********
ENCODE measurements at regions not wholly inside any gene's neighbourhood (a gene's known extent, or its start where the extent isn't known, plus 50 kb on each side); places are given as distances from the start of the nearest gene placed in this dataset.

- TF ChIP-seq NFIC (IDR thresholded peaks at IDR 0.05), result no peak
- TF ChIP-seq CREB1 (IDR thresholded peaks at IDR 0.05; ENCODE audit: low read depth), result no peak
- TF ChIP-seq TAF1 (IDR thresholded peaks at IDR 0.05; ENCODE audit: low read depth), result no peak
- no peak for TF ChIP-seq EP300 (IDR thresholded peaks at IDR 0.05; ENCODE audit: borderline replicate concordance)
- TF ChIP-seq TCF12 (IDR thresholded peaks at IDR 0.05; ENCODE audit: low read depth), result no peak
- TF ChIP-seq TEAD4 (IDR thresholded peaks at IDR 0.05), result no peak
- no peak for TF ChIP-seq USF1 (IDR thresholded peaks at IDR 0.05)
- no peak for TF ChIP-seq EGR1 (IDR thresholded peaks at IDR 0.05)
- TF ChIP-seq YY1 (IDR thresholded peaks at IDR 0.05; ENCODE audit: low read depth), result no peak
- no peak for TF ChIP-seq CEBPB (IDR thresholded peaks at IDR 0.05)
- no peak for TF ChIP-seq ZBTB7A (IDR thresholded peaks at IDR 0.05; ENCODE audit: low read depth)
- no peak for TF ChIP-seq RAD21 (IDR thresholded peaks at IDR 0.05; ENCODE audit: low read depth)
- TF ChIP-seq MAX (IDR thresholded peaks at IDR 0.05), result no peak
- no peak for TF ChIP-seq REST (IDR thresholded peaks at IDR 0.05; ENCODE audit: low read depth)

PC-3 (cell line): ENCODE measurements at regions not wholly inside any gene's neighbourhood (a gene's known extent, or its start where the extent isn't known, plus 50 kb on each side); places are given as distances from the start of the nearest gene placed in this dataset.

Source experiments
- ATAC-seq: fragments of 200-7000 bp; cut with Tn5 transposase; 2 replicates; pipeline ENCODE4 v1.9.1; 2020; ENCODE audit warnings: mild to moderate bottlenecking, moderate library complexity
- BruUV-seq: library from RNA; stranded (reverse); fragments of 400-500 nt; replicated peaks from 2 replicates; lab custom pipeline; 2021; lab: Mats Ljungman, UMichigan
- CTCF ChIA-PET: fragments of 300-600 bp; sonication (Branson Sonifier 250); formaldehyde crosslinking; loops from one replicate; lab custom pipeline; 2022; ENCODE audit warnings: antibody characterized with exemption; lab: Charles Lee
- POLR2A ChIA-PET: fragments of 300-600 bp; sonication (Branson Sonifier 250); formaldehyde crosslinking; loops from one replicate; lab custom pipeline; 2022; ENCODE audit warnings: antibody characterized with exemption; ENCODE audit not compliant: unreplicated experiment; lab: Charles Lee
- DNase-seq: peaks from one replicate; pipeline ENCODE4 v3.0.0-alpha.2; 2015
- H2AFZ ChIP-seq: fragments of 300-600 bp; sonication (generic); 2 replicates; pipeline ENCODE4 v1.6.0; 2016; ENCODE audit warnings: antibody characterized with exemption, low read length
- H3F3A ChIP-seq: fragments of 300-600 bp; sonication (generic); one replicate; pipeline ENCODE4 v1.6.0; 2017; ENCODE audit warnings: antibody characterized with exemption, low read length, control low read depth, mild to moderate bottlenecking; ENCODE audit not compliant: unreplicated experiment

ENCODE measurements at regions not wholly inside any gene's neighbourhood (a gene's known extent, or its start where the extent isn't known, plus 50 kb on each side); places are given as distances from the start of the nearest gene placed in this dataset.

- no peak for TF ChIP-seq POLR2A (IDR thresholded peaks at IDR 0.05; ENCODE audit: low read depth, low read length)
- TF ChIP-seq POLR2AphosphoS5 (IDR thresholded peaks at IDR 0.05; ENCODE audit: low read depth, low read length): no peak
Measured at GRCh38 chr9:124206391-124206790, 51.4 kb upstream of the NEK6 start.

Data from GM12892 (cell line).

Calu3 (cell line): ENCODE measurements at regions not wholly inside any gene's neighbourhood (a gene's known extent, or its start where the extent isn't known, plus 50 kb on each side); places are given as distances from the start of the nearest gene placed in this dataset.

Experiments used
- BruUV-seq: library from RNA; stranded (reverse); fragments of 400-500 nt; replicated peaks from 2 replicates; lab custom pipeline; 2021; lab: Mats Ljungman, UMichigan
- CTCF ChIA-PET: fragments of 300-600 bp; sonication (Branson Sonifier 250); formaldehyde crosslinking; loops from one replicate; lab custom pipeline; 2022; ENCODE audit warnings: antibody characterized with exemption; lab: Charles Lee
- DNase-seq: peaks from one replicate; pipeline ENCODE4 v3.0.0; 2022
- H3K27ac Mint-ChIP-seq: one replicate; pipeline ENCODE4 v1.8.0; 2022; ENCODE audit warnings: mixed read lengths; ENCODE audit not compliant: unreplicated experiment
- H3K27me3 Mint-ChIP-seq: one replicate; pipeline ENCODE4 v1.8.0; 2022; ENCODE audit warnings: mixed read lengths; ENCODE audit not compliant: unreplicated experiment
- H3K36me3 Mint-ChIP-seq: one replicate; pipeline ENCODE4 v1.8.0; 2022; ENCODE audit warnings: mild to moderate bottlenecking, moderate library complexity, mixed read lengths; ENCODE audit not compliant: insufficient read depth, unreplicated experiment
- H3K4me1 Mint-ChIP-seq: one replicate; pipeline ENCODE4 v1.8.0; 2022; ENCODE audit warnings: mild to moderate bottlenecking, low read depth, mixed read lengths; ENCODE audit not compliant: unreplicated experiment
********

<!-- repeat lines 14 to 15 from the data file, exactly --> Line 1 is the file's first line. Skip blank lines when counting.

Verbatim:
- TF ChIP-seq MAX (IDR thresholded peaks at IDR 0.05), result no peak
- no peak for TF ChIP-seq REST (IDR thresholded peaks at IDR 0.05; ENCODE audit: low read depth)